Before signing up for Accounts Receivable Financing Agreement

Author Team Coral Capital

Did you just sign an Accounts Receivable Financing Agreement

Are you considering Accounts Receivable Financing?


Did you just sign up for AR Financing?

Regardless of your situation, you should consider some of the following issues during your diligence.

Receivable financing gets businesses on track, but getting into a financing arrangement that is so critical to your business calls for patient consideration of the fine print.

A typical factoring contract may have a number of key elements besides the headline rate that may leave clients confused.

Read on to learn how to work with factoring companies and what to look for so that you get a fair deal.

Comparing Fees and Charges

Transparency is the key when determining pricing.

Different accounts receivable financing agreement set up their fees differently. Some may have a single discount rate based on how long an invoice is outstanding, others may have a combination of a one-time factoring fee plus an interest rate on the funds that are utilized.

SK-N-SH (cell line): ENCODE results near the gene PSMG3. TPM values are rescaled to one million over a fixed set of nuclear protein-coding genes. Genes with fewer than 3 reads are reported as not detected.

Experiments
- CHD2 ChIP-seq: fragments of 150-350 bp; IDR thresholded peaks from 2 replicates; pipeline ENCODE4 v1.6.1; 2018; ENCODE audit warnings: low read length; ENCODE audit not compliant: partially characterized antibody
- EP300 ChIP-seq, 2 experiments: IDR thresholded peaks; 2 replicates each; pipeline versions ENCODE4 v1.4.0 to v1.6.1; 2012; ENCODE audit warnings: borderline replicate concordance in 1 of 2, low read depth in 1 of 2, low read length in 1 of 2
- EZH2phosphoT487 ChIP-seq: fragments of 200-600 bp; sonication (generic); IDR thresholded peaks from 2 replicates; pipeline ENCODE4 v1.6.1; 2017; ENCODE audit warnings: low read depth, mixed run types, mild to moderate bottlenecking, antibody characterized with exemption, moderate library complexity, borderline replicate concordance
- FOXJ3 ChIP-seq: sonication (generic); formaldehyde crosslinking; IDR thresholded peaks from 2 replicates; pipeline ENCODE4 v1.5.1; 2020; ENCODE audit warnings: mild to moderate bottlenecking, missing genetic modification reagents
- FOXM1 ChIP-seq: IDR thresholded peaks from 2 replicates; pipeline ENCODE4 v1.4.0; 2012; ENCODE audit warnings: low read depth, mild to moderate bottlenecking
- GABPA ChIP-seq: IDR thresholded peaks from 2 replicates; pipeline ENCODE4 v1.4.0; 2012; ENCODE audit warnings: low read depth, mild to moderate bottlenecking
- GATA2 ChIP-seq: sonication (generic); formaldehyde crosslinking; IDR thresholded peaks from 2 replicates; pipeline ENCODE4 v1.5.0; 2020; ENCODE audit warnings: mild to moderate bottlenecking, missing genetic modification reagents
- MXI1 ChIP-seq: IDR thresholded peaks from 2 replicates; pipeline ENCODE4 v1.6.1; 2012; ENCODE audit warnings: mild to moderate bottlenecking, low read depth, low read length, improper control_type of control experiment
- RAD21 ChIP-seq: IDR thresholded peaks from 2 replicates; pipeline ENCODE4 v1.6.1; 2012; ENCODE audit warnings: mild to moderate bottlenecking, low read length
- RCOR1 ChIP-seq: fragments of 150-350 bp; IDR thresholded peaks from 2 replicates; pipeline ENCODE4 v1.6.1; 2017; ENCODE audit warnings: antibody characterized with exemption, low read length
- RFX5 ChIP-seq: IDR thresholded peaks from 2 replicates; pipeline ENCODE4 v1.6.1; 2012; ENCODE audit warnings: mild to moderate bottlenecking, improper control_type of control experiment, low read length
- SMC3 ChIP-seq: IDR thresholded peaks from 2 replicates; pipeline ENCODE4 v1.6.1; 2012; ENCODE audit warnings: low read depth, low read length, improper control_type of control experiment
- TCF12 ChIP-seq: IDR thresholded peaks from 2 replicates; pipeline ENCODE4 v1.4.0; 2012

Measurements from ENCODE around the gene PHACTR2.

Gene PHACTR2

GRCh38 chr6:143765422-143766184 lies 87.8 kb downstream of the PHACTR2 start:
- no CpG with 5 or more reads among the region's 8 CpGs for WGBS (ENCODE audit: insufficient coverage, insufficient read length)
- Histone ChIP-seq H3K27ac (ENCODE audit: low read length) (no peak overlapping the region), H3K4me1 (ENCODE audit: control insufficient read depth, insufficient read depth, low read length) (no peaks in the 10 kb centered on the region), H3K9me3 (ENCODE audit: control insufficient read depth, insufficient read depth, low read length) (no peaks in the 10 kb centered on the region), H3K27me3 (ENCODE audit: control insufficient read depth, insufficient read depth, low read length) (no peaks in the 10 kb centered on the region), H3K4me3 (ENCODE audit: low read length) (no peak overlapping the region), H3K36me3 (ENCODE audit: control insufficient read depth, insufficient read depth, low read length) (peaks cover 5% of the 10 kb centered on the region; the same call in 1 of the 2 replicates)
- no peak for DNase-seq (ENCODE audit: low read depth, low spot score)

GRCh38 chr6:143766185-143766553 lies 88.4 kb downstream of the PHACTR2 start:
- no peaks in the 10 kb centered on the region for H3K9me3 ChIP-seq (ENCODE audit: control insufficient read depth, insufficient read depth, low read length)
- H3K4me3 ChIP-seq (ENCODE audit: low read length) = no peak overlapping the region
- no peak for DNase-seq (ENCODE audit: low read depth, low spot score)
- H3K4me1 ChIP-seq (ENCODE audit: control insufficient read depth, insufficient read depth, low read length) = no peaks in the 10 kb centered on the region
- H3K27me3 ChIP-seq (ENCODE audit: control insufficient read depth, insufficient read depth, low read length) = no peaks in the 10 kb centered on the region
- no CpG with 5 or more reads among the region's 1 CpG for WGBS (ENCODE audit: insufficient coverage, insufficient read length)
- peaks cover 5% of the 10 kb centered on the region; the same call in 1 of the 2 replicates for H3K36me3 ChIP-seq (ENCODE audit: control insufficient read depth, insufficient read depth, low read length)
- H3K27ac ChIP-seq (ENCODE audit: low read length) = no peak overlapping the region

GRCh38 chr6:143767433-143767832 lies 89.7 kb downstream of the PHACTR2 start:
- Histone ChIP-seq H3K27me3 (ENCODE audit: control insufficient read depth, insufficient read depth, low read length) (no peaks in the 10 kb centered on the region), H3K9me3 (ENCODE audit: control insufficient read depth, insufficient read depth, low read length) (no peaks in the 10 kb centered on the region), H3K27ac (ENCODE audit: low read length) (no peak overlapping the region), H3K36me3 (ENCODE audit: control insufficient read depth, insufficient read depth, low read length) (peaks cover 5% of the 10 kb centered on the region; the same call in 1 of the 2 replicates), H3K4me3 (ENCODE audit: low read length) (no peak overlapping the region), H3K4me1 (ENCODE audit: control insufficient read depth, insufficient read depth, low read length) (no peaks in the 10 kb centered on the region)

It is not a trivial matter to compute the annualized yield equivalent between the two structures so you will have to apply these rate structures against the historical performance of your invoices and expected utilization of funds to come up with a credible comparison.

Concentration Limits

Many young or fast-growing companies often have concentrated exposures to a handful of their large customers.

If your factoring agreement limits advance on any one debtor to a small percentage, then it will not serve your needs. We are generally open to accounts receivable financing with high, and sometimes even 100% concentration.


Another thing to consider when shopping for factoring firms is the amount of flexibility it offers to its clients.

A smart business owner would ask some or all the following questions to potential factoring companies-

  • Do I have to sign a personal guarantee, will I be held responsible for any unpaid invoices?
  • Am I required to sell all my invoices?
  • Do I have to factor invoices for all my customers?

It’s important for business owners to know the level of flexibility their intended factoring company offers. So, they aren’t surprised when these questions arise later in the factoring relationship.

Are there any other issues you would like addressed, while you go about evaluating factoring companies?

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